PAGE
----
The Twitter-verse is going bonkers over today’s report that the Federal Communications Commission is considering getting rid of net neutrality. That view is erroneous. The concept or principle of net neutrality is not being abandoned. What Chairman Pai is proposing is that the FCC stop applying the telecommunications rules found in Title II of the Communications Act to enforce net neutrality.
In the late 1980s and early 1990s, internet protocol was being introduced into phone networks. Also, new local phone entrants such as cable companies and local network bypass companies were bringing new services into local markets. The issue was, how do we bill for the exchange of traffic ie data and voice traffic in such a way as to encourage competition. Regulators decided to lightly regulate the agreements that these companies entered into to exchange traffic. Some companies decided to exercise what was once called “bill and keep.” In other words, they wouldn’t bill each other for the exchange of traffic.
Over past 25 years, this traffic has increased. Phone networks needed the additional revenue to invest in networks that could keep up with traffic as well as compete with bypass providers like cable companies. Also, content providers and search engines were developing and spawning more traffic. Net neutrality grew out of this. In short, it has never been about democracy for the consumer. That’s a bullshit argument that a strategic communications expert made up in order to generate support from regulators to keep the exchange of traffic between the Googles and the Verizons low to non-existent.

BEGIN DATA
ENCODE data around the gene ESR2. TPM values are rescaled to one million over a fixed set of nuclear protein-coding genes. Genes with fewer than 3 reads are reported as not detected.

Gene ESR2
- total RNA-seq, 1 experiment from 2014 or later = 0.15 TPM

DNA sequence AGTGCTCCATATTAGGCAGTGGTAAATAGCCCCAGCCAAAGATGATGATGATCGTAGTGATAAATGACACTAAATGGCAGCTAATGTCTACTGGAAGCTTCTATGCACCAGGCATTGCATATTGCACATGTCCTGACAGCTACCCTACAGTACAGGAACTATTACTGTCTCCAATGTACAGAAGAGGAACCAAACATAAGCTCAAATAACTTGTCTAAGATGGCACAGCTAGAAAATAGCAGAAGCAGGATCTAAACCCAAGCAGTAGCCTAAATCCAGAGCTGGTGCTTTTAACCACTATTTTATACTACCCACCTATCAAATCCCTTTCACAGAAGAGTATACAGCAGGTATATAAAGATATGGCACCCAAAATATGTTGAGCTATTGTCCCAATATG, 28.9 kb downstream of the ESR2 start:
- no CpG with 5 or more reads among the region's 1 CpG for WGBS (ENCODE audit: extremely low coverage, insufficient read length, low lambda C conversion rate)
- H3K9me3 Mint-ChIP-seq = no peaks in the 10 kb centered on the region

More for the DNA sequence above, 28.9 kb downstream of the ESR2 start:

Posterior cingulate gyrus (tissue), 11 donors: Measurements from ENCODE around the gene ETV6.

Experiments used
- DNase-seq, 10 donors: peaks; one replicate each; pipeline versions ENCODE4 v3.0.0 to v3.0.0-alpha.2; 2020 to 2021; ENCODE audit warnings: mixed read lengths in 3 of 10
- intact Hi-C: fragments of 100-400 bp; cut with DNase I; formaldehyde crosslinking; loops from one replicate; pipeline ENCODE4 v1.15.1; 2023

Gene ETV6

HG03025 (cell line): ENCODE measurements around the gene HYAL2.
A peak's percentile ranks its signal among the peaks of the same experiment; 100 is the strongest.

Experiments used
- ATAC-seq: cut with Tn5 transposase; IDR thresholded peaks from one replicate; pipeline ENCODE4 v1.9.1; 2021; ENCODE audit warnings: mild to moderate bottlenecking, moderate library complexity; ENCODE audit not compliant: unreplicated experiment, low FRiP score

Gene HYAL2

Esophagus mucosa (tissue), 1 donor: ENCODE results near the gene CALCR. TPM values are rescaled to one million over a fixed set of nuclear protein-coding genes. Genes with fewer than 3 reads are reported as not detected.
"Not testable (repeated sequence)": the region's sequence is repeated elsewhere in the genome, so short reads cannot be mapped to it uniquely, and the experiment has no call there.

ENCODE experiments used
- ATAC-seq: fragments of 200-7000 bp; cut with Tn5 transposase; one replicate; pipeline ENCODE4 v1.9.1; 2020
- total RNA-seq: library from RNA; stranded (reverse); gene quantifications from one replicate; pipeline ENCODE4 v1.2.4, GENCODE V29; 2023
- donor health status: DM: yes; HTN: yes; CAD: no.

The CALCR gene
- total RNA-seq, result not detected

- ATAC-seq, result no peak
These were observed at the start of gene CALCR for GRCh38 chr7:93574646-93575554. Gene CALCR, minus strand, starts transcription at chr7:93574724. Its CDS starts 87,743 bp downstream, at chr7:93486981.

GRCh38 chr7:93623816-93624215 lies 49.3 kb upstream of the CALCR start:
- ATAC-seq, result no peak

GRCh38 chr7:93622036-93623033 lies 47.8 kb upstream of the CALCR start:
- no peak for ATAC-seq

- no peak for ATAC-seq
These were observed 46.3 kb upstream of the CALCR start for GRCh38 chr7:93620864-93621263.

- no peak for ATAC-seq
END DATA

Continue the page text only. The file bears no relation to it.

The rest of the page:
The consumer is being used if you will as an excuse. Rates are going to stay where they are. The real issue is, smaller content providers who can’t pay broadband companies or content delivery companies the fees to move their traffic will fall to the wayside.
Consumers are being duped by Facebook and Google into supporting their argument for net neutrality. It is ironic that those companies use the “open internet” concept to design apps that spy on you….
As transparent as Bitcoin’s underlying block chain process is for Bitcoin users, there is still a need for protecting the privacy of the user when moving Bitcoin from seller to purchaser. Current net neutrality rules on transparency may negatively impact the need for privacy.
Experts at Bitcoin.org warn the crypto-currency’s use to protect the IP addresses used during Bitcoin transactions. Including an IP address on a website or social network site may not be a good idea if maintaining anonymity is crucial. Once a Bitcoin address is used to receive a payment, the address becomes traceable along with all other transactions associated with the address.
Further, according to Bitcoin.org, since the currency’s users usually reveal their identity’s in order to receive goods or services (like a Klingon or Romulan starship decloaks before firing), Bitcoin addresses won’t remain fully anonymous.
Question is, as investment in Bitcoin and transactions using Bitcoin increase, why would the Federal Communications Commission pursue a net neutrality regime that includes an intrusive transparency requirement?